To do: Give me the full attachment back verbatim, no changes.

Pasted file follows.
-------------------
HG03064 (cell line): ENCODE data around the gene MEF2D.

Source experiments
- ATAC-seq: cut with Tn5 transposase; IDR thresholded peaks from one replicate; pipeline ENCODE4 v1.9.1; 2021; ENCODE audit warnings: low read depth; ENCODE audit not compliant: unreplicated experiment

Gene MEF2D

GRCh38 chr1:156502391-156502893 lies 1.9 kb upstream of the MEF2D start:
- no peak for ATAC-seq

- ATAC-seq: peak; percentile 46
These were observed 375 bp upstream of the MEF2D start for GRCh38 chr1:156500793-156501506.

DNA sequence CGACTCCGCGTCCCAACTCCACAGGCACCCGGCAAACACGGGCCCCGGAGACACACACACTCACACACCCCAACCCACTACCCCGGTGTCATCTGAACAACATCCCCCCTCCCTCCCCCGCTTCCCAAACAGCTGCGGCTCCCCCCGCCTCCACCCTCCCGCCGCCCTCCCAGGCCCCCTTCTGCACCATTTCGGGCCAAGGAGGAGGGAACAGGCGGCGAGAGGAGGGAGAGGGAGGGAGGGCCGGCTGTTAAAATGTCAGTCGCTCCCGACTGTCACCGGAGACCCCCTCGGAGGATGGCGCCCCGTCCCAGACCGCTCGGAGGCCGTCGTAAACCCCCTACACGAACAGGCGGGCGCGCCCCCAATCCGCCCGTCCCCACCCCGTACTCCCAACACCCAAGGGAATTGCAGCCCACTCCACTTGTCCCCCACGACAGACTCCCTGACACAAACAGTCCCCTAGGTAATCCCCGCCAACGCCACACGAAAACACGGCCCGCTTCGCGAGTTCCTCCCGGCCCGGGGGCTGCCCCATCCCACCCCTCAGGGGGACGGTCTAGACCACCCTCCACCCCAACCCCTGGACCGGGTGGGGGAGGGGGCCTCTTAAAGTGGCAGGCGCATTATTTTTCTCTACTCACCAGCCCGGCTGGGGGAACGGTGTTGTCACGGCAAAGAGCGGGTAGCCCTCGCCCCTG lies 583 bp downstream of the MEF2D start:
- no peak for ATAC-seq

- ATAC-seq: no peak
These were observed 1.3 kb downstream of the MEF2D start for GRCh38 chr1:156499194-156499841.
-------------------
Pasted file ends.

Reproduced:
HG03064 (cell line): ENCODE data around the gene MEF2D.

Source experiments
- ATAC-seq: cut with Tn5 transposase; IDR thresholded peaks from one replicate; pipeline ENCODE4 v1.9.1; 2021; ENCODE audit warnings: low read depth; ENCODE audit not compliant: unreplicated experiment

Gene MEF2D

GRCh38 chr1:156502391-156502893 lies 1.9 kb upstream of the MEF2D start:
- no peak for ATAC-seq

- ATAC-seq: peak; percentile 46
These were observed 375 bp upstream of the MEF2D start for GRCh38 chr1:156500793-156501506.

DNA sequence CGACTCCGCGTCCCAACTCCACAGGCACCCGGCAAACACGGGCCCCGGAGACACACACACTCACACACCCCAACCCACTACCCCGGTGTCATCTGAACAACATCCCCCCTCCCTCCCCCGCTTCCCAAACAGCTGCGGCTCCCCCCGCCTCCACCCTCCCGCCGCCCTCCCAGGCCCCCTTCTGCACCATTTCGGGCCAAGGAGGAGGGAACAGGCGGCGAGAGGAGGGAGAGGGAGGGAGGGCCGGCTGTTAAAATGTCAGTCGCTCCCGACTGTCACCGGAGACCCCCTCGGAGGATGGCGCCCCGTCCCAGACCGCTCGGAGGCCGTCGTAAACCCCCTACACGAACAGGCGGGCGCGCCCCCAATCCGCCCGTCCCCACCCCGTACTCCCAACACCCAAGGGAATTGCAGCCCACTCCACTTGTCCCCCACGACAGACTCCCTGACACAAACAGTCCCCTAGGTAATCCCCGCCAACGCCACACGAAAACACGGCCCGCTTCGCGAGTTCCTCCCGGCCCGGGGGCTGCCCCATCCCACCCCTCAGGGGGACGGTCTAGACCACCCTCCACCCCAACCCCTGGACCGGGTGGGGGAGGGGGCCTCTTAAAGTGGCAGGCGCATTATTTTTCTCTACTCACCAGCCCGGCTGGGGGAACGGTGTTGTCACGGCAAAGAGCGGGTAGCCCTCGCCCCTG lies 583 bp downstream of the MEF2D start:
- no peak for ATAC-seq

- ATAC-seq: no peak
These were observed 1.3 kb downstream of the MEF2D start for GRCh38 chr1:156499194-156499841.